Generally, the decision to file for bankruptcy is never an easy one. Typically, consumers see bankruptcy as an option of last resort. Oftentimes, the final decision is a result of staggering medical bills which are often compounded by the loss of income due to health issues. While some studies show that nearly 50 percent of all bankruptcies are caused by something to do with health care issues, the bottom line is that medical debt often forces consumers to file bankruptcy.
Rising cost of care
While the Affordable Health Care Act (AHCA) was meant to address the high cost of health care, unfortunately, many economists feel that not enough was done to manage costs. Instead, the AHCA opens access to care up to millions who may not have been previously insured while doing little to reduce the overall cost of services provided. Low and middle-income families may still spend nearly as much on health care services as they spend for housing. Overall, the rising cost of health care impacts families of all sizes and chronic health issues such as diabetes may contribute to those costs.
COBRA often adds to the problem
In some cases, consumers report that job loss combined with high medical bills forced them into filing for bankruptcy relief. While most employers offer COBRA to those who are laid off from their jobs, the higher premiums often force families to risk being without coverage. A simple accident can devastate a families finances.
Unmanageable medical costs
Unfortunately, too often families who are faced with the need for ongoing medical treatments resort to using their credit cards or taking out home equity loans as a means of paying for treatment. While emergency care for specific health issues can be obtained at an emergency room, rehabilitation therapy, prescription drugs, and similar expenses are not available to those who cannot pay for them at the point of service. While it may be possible to manage some health care costs, there certainly costs that not only cannot be anticipated, they cannot be budgeted for either. Health costs for diabetes, for example, can run thousands of dollars annually for those without coverage forcing them to seek alternative ways of paying for care.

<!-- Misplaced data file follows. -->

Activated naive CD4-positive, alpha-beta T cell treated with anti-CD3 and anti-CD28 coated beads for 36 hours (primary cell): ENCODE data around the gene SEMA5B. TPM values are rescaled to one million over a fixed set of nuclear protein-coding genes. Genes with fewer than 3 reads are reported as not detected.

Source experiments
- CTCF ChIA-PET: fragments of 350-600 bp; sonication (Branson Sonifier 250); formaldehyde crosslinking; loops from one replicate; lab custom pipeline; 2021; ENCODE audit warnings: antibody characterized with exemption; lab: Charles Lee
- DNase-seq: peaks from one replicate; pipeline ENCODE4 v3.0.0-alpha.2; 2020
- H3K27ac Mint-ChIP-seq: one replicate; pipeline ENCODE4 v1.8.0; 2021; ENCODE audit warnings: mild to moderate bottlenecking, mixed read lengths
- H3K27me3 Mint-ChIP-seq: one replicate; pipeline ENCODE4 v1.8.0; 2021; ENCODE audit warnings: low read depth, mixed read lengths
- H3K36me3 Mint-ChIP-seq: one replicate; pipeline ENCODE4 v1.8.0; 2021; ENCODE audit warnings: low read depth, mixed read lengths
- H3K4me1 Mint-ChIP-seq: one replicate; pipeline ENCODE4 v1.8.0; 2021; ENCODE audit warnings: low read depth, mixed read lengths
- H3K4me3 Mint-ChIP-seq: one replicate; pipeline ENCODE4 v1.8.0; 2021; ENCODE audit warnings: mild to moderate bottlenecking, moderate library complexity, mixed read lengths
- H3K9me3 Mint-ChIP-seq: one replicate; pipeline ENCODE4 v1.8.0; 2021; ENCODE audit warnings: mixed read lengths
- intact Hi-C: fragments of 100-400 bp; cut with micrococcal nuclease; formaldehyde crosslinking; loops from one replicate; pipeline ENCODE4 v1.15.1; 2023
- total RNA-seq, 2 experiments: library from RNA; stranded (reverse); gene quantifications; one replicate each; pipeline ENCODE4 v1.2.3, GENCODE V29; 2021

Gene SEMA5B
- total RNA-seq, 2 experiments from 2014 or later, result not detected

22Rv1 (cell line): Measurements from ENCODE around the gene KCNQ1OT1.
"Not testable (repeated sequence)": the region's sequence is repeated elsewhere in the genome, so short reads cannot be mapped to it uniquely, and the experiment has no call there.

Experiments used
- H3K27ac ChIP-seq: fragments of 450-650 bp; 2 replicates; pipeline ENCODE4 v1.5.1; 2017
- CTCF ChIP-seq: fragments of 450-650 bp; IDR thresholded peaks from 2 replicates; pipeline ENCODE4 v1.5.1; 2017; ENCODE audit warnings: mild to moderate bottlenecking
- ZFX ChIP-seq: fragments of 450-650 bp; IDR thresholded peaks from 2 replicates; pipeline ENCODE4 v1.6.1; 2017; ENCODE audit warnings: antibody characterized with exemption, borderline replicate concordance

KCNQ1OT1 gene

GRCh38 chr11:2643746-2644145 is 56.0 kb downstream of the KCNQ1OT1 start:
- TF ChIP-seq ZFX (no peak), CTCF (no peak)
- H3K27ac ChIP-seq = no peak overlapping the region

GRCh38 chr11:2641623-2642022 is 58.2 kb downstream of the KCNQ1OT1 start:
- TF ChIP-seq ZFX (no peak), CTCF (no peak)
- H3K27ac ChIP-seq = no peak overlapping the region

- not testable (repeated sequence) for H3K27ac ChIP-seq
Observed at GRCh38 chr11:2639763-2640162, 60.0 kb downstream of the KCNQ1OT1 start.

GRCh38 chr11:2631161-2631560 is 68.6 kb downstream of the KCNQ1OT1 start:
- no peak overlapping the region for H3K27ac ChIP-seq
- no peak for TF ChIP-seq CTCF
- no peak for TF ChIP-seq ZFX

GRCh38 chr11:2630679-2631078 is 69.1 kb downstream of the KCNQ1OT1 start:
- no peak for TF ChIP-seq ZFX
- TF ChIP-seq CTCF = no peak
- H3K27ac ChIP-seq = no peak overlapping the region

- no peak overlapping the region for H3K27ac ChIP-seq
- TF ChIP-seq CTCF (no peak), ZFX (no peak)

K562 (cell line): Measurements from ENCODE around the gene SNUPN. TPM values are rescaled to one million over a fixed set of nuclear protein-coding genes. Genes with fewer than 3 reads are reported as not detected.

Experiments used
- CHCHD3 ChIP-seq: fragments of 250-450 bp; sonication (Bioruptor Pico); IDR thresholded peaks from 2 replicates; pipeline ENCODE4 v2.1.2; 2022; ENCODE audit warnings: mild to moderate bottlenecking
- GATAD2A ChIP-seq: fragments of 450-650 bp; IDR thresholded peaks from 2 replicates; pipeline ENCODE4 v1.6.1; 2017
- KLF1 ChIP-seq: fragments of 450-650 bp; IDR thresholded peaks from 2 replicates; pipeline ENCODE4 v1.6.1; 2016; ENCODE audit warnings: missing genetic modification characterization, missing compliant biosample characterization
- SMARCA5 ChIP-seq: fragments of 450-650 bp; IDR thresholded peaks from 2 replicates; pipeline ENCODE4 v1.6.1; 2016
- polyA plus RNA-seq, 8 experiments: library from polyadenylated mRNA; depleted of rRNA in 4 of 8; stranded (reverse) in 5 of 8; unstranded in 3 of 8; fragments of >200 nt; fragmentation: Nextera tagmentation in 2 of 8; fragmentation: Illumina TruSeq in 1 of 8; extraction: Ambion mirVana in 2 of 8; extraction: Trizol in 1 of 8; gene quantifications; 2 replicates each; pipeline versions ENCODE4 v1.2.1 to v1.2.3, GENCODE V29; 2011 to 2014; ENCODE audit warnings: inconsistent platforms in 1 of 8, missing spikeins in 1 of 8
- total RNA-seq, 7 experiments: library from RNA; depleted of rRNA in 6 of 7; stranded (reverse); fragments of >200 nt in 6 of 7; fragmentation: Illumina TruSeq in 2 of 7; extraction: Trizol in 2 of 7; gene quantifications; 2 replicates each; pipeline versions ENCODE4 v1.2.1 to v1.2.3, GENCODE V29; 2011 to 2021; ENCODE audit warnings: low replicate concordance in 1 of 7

Credit cards and medical care
Unfortunately, once you have begun paying medical bills with credit cards you may be creating a financial trap that is nearly impossible to overcome. The more you depend on credit cards for medical payments, the more difficult it becomes to meet your monthly obligations. Using credit cards for medical payments is also extremely expensive since you will be paying interest. If this is the path you have already chosen, then, unfortunately, you may be forced into filing for bankruptcy protection.
Today, with the job market making a weak recovery, thousands of families may be facing the possibility of filing bankruptcy. Medical debt that you have incurred while being unemployed could force you into this decision unless health care providers are willing to negotiate with you for a long-term payment plan that is affordable. Consumers who find themselves buried under thousands of dollars in unpaid medical bills should contact an attorney who specializes in bankruptcy to help them look at all their options and determine if bankruptcy is the answer to their problems. While bankruptcy should always be considered a last resort, in the long-run, it may be the only solution.
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